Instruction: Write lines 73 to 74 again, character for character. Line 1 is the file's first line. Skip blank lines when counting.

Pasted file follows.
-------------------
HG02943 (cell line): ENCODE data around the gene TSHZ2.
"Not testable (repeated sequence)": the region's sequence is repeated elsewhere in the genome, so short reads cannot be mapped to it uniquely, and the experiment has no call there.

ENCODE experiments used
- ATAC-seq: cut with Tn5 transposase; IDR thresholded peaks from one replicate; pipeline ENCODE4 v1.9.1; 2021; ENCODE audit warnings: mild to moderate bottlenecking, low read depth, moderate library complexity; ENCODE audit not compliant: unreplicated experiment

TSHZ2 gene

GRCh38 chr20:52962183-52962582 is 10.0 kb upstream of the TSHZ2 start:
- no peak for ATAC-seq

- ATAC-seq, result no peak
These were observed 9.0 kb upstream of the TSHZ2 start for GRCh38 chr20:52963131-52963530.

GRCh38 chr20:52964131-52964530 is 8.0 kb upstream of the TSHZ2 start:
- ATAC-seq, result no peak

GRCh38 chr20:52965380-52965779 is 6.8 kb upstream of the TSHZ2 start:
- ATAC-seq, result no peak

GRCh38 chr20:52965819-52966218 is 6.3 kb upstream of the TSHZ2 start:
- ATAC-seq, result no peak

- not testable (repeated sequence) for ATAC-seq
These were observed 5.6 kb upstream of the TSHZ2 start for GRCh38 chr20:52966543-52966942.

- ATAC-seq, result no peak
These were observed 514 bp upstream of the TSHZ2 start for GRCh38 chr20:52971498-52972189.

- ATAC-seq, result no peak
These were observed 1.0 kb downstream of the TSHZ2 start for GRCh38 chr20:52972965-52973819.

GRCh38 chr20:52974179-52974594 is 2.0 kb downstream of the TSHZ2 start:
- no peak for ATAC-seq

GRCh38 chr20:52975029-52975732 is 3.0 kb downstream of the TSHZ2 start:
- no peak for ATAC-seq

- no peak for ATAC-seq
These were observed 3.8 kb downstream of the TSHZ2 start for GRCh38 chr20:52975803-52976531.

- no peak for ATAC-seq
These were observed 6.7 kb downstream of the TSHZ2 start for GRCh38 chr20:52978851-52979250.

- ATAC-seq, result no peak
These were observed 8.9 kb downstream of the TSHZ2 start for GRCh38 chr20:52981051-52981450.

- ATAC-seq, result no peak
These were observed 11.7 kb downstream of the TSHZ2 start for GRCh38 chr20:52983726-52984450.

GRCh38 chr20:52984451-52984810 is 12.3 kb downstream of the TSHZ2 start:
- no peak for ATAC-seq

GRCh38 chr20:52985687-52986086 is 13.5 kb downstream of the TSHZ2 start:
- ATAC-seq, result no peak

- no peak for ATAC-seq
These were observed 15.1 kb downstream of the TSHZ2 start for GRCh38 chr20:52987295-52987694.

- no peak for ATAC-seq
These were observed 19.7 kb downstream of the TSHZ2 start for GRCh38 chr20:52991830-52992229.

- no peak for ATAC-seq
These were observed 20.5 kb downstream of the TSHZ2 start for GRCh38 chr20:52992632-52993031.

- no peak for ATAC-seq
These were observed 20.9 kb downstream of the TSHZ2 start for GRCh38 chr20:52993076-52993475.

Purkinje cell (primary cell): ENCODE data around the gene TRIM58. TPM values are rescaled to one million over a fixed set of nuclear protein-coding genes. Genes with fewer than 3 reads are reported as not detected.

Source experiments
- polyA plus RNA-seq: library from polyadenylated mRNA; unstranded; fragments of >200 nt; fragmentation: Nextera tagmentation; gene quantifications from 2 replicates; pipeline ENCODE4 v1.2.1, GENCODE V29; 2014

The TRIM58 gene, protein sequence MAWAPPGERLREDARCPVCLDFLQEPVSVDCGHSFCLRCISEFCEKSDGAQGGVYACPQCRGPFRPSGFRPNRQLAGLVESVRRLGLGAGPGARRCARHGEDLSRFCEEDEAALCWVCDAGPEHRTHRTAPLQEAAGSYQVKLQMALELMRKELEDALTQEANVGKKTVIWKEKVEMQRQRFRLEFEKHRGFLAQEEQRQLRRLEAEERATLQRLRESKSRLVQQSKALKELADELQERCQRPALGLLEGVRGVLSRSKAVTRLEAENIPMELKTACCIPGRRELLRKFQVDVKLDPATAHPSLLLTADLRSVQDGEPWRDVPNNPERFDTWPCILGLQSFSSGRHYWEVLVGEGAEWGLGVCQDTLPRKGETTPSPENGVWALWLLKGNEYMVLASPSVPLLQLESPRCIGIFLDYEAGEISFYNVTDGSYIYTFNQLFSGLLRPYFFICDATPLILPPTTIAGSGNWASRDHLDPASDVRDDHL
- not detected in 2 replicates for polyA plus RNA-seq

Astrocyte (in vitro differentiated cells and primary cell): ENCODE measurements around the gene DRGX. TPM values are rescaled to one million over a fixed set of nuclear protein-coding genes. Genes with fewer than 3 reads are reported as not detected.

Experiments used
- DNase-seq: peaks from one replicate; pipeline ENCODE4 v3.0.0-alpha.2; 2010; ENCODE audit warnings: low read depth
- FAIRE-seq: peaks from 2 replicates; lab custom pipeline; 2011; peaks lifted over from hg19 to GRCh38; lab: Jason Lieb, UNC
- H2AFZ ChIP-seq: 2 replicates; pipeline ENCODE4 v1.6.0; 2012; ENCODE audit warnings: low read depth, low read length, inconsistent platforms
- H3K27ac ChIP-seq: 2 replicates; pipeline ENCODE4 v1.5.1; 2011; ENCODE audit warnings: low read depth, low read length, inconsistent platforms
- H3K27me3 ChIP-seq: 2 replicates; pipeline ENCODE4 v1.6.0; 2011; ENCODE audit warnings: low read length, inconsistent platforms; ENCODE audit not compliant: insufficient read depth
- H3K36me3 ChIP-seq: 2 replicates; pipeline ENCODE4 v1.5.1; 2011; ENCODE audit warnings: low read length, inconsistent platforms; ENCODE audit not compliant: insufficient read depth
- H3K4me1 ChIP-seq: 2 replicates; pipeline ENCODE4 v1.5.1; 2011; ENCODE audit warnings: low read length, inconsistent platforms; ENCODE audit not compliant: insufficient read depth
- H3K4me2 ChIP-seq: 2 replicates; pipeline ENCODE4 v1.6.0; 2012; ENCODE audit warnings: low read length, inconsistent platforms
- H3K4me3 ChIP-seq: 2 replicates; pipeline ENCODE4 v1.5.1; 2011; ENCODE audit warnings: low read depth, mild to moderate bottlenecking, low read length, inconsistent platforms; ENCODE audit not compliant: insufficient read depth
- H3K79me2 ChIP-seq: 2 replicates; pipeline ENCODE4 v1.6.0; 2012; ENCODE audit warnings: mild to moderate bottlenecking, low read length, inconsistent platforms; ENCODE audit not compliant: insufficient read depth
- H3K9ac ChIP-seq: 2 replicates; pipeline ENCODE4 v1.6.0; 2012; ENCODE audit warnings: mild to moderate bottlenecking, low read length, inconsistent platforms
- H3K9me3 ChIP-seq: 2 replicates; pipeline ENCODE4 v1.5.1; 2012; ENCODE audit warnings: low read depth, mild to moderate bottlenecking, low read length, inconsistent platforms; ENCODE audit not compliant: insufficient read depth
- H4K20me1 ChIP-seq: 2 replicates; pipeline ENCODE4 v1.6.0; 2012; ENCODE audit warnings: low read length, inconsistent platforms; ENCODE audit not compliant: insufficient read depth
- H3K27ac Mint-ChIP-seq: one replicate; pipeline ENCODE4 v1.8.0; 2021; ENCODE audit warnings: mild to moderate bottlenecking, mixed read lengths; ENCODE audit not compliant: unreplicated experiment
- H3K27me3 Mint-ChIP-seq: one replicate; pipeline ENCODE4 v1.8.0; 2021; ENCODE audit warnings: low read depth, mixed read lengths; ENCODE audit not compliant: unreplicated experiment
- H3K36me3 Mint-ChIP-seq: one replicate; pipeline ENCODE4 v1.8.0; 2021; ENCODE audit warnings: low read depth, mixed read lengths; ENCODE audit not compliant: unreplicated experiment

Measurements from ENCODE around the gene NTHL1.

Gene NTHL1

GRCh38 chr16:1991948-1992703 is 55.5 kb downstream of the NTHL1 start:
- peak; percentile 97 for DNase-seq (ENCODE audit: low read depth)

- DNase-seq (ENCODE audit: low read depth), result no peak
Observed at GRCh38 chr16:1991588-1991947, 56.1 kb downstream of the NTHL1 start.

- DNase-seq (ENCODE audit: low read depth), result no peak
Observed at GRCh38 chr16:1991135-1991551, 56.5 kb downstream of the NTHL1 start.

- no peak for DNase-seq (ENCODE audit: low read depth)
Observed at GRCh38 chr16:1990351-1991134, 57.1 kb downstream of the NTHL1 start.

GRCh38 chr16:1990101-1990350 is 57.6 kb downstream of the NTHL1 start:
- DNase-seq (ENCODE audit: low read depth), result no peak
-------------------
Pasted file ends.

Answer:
- DNase-seq (ENCODE audit: low read depth), result no peak
Observed at GRCh38 chr16:1991588-1991947, 56.1 kb downstream of the NTHL1 start.